A student asked me for useful guidelines on when law reviews should ask authors to add citations supporting the author’s assertions. Unfortunately, I had nothing terribly helpful.
Sometimes authors should be called on to provide support for their assertions. Sometimes they shouldn’t, for instance if the assertion is the author’s own evaluation of the world — of what likely happened, of why it likely happened, of what is likely to happen. Sometimes the journals should insist that a supporting citation be provided; sometimes they should suggest it, but yield to the author’s preference if the author is confident that a supporting citation is unnecessary. Where these lines are to be drawn is a matter of good editorial and scholarly judgment. And perhaps there’s nothing more that one can say.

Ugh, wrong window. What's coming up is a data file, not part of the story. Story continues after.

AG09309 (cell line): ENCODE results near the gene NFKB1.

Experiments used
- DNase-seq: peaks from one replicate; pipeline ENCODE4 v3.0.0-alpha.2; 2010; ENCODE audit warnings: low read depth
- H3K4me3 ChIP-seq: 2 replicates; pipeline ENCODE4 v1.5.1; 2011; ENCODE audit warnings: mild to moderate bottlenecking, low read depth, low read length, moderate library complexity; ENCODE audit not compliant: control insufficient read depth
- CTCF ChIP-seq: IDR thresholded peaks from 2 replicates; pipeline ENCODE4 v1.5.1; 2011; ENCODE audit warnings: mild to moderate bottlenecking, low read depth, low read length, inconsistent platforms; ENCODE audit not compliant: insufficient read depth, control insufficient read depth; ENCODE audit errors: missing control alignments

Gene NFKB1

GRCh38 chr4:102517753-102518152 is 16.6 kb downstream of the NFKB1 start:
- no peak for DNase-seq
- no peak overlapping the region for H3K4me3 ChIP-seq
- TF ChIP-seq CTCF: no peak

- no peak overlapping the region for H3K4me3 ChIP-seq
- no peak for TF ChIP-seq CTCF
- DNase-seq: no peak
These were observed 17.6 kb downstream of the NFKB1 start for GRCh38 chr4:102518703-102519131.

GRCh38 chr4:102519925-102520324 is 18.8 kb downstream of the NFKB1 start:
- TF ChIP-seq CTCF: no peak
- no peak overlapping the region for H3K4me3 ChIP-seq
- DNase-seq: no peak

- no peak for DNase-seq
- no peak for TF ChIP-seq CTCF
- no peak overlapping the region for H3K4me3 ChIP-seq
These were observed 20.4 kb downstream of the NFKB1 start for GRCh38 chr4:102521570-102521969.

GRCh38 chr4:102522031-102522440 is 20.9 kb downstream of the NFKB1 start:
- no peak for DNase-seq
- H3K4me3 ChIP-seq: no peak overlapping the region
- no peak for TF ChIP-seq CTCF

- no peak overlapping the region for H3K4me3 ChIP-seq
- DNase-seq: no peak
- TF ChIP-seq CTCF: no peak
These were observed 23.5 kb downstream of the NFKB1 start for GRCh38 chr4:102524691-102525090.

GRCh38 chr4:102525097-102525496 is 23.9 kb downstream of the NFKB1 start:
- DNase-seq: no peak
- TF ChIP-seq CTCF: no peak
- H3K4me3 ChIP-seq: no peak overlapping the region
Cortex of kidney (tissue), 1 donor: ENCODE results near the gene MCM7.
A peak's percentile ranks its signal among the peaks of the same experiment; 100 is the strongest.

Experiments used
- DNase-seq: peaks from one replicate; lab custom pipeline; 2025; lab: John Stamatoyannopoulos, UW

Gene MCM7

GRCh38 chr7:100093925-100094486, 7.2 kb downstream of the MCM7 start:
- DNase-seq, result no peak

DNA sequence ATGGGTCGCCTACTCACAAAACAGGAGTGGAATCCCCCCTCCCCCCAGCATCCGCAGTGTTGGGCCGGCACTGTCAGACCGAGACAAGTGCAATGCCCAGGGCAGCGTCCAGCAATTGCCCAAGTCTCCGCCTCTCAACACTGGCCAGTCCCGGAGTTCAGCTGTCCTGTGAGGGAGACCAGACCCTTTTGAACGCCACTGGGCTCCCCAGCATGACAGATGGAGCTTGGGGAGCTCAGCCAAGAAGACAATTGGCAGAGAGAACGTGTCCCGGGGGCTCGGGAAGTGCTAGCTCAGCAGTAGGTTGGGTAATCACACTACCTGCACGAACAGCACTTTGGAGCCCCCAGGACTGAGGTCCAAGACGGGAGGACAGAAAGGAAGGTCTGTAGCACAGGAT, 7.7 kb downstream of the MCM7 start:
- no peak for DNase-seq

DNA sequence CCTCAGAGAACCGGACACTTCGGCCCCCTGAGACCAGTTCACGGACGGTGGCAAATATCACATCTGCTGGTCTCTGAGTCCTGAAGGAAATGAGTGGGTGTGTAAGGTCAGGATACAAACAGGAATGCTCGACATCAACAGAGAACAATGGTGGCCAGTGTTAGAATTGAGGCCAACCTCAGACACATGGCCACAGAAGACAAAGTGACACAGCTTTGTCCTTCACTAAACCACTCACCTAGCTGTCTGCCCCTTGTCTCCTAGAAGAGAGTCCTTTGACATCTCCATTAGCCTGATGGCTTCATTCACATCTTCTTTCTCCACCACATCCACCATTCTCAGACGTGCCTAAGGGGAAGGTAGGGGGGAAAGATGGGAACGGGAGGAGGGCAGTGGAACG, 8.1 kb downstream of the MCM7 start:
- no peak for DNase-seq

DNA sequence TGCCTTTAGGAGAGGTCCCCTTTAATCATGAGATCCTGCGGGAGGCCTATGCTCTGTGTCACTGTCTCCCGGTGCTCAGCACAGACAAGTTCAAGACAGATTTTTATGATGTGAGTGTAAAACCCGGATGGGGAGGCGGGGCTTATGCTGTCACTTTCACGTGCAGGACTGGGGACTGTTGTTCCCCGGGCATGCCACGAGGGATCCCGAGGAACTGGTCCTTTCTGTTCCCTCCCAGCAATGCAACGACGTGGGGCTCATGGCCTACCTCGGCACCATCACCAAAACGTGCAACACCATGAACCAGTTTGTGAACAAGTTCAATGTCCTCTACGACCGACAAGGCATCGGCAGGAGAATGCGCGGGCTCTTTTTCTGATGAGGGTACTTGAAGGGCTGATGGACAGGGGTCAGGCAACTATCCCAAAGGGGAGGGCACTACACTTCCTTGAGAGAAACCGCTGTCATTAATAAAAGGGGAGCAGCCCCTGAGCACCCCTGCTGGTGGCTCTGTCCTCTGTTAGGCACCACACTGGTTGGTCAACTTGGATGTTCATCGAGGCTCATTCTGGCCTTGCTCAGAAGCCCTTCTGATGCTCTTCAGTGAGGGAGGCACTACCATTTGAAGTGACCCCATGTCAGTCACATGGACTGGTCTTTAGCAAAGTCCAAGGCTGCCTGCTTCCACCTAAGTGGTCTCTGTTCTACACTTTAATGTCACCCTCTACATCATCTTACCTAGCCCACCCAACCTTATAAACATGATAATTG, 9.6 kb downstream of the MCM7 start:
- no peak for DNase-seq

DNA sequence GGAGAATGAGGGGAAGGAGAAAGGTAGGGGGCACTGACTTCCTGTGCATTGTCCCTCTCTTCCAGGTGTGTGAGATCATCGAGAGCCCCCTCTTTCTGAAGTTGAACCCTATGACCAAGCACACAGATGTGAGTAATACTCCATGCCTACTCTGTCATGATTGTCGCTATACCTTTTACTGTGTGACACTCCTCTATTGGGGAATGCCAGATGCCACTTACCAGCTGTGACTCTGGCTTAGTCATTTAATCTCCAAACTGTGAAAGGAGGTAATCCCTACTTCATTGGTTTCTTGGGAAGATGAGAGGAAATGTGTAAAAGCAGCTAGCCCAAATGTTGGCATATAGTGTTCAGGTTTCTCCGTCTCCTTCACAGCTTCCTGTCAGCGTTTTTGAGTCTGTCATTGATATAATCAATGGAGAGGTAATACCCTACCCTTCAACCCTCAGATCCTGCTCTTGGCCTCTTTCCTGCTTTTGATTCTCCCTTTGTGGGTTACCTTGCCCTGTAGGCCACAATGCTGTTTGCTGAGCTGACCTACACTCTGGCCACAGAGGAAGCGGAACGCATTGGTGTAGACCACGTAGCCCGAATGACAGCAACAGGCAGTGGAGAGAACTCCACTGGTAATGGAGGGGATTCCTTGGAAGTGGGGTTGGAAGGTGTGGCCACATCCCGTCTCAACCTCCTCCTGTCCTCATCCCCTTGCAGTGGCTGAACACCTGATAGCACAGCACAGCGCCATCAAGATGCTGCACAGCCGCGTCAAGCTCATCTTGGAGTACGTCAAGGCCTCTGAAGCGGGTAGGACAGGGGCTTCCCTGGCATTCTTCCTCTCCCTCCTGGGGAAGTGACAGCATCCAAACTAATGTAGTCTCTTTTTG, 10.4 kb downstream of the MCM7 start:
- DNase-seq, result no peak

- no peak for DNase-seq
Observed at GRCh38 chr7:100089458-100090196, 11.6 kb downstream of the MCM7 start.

But perhaps there is something more that one can say. Perhaps there are some at least moderately specific guidelines that journals can adopt — if so, I’d love to hear your suggestions, as would my correspondent and likely many other law review editors as well. Many thanks!